The team in Mainz found that in Western Europe, where the density of reactors is particularly high, the contamination by more than 40 kilobecquerels per square meter is expected to occur once in about every 50 years. It appears that citizens in the densely populated southwestern part of Germany run the worldwide highest risk of radioactive contamination, associated with the numerous nuclear power plants situated near the borders between France, Belgium and Germany, and the dominant westerly wind direction.
If a single nuclear meltdown were to occur in Western Europe, around 28 million people on average would be affected by contamination of more than 40 kilobecquerels per square meter. This figure is even higher in southern Asia, due to the dense populations. A major nuclear accident there would affect around 34 million people, while in the eastern USA and in East Asia this would be 14 to 21 million people.
“Germany’s exit from the nuclear energy program will reduce the national risk of radioactive contamination. However, an even stronger reduction would result if Germany’s neighbors were to switch off their reactors,” says Jos Lelieveld. “Not only do we need an in-depth and public analysis of the actual risks of nuclear accidents. In light of our findings I believe an internationally coordinated phasing out of nuclear energy should also be considered,” adds the atmospheric chemist.
Reference: “Global risk of radioactive fallout after major nuclear reactor accidents” by J. Lelieveld, D. Kunkel and M. G. Lawrence, 12 May 2012, Atmospheric Chemistry and Physics.
This is an asinine paper – it assumes we learn nothing from the past. The Chernobyl core meltdown was a direct result of the fact that the RBMK type reactor uses a graphite moderator. Solution? Don’t use graphite as a moderating material. The Fukushima meltdown was a direct result of the backup generators for the emergency core coolant system being swamped by a tsunami. Solution? Don’t locate your backup generators where they can be flooded by coastal waters. It isn’t correct that these problems weren’t recognized beforehand – poor project management just swept the problems under the rug. Reactor design and operation is improving with experience and there is no reason to assume that the future will just be a repeat of the past. I suspect that this paper is greatly coloured by the current political situation in Germany with respect to nuclear power.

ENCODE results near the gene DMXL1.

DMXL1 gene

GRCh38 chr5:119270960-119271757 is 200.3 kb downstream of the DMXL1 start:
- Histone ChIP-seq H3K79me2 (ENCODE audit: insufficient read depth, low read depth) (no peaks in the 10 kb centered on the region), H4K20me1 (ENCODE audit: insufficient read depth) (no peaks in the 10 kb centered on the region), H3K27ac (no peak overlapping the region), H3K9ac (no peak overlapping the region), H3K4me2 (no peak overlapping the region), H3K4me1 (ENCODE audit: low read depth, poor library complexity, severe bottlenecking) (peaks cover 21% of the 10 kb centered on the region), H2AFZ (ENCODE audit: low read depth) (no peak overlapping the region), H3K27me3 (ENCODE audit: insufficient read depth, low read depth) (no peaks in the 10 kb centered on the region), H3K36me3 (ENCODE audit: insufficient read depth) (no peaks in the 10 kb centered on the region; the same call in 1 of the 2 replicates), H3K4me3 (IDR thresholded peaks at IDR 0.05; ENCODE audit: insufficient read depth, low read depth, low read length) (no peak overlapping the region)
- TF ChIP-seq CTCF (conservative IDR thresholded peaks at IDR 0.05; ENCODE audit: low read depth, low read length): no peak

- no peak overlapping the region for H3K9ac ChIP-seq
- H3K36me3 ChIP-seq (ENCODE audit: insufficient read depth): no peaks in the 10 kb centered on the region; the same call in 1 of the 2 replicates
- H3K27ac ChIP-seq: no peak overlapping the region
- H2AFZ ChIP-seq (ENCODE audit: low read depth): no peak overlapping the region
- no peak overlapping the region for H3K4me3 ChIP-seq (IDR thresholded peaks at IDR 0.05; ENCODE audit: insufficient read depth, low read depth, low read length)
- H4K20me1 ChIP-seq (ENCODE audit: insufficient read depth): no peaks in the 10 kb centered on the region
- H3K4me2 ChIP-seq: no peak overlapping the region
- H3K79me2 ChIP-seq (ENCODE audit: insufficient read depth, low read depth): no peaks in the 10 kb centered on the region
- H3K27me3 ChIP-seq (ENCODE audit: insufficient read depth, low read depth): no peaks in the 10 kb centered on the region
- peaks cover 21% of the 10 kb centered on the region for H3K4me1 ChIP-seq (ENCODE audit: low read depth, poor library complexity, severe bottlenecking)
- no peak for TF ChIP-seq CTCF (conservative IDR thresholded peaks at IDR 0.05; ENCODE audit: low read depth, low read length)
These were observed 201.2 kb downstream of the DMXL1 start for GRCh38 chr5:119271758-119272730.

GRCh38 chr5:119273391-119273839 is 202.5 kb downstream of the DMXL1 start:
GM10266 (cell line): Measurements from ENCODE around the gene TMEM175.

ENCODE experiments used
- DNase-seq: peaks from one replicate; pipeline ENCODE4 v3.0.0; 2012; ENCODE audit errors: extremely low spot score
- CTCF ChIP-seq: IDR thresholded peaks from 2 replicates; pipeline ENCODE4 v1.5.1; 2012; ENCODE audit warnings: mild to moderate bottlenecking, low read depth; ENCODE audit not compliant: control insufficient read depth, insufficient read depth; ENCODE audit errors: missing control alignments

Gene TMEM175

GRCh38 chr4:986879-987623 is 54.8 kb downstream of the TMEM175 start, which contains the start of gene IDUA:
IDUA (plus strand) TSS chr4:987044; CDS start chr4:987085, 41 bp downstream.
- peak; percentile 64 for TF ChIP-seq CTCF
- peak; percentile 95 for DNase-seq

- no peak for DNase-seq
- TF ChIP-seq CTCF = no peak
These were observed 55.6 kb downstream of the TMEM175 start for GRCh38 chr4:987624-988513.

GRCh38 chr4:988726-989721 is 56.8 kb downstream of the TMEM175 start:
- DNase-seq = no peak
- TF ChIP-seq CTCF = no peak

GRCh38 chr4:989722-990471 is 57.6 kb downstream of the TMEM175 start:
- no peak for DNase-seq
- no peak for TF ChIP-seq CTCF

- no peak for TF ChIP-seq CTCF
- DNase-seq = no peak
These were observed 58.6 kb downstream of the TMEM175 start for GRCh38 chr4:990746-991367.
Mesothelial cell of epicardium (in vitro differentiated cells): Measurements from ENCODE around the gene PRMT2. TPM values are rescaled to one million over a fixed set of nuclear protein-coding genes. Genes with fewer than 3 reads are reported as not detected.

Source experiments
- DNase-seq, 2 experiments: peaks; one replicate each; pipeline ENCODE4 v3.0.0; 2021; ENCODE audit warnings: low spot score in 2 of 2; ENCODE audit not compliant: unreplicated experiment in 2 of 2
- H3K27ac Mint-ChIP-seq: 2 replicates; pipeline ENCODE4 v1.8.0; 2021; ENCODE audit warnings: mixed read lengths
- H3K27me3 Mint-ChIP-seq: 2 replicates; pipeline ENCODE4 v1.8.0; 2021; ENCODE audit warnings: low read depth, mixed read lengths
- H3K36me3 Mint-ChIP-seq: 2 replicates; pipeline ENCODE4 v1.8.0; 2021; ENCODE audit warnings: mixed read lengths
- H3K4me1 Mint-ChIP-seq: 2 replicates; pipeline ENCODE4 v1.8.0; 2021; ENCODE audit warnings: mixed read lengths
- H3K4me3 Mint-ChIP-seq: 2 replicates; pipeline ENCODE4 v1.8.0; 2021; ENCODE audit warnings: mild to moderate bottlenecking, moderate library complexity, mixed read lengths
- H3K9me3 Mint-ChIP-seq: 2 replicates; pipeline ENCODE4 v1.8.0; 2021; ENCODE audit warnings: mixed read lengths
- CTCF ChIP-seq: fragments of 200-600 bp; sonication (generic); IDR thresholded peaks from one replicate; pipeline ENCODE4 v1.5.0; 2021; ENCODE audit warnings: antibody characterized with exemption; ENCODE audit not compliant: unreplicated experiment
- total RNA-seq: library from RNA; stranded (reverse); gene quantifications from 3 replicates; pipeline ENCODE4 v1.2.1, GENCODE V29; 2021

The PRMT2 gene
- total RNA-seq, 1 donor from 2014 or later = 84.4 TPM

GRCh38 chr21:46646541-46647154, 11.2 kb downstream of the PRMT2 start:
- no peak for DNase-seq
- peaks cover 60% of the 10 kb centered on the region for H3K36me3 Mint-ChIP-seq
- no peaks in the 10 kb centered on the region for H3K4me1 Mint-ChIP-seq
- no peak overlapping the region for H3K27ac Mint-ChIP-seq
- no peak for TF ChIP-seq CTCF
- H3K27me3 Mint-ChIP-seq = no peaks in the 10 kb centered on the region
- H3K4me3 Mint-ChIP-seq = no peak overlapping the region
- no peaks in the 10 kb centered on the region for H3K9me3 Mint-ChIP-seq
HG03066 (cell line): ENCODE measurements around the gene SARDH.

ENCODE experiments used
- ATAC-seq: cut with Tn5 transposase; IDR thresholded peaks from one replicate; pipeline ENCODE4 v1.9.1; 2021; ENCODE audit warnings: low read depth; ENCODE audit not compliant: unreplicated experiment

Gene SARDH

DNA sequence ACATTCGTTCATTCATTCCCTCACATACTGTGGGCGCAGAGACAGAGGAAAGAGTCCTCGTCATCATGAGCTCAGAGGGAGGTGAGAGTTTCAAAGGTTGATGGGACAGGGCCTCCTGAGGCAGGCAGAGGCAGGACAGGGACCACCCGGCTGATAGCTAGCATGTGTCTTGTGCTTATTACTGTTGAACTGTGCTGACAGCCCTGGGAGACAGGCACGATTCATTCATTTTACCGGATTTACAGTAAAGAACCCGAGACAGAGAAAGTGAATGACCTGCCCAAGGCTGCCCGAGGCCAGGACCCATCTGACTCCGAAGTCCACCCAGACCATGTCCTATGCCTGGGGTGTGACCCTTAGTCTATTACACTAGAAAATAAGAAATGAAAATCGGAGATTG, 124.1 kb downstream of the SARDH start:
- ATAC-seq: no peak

Fukushima had back up generators behind walls calculated to take on the tsunami risk the site was expected to get in approximately 1000 years. Oops. They had about four assumptions proven incorrect, not least being the main backup of overhead towerlines which fell over from the preceding major earthquake.
“The Mainz researchers did not distinguish ages and types of reactors, or whether they are located in regions of enhanced risks”
So the risk of an accident in a seismically active area like Japan is assumed to be the same as in Germany? Asinine is right.
Max Planck Institute??? Are you sure it wasn’t the green party – greenpeace. That paper is an insult to Max Planck. Have these people tried to find out how much money was spent to prevent a future incident like that? I am sure they have factored in the all too frequent Tsunamis in Bavaria.
There is vastly more radioactive emmissions coming from the greens favorite backup energy source, brown coal. Coal is loaded with uranium, it was even lightly considered as a source of uranium in the early days. There is more energy in the uranium in coal than in burning the coal. At least nuclear power keeps the radioactive waste on the ground while green brown coal lofts it into the atmosphere for all to breath.
Germans are wierd, they justify shutting down half their reactor fleet because of nonexistent tsunami threat to Germany to replace with intermittent energy that is backed up by new gen fast turn on coal burners ie peakers. So their carbon emmissions never went down and never will. They still have 8 or so large reactors they promised to shut down by 2022. I dare them to so we can see how much more hypocrisy they they can muster.
The UK doesn’t blab so much about green energy so much because it is a hard problem. They use about 2/3 of German energy per capita but at the same time have half the CO2 emmisions per capita. So Germany leads the UK in CO2 release per TJ of energy produced even though it is covered in solar and wind but lots of brown coal.
Asinine is right.
And of course Molten Salt Reactor have none of the major weaknesses of PWRs, no pressure, the waste products are dissolved in the very hot salts, the xenon and krypton gasses can bubble out of liquid salts to be collected, and so on. They also can be nearly twice as efficient since the high temperature means high carnot efficiency and potential use of hot salt for industrial use, ie splitting water etc. Even load following is made easier with hot salt storage and generate power much higher or lower than heat production rate.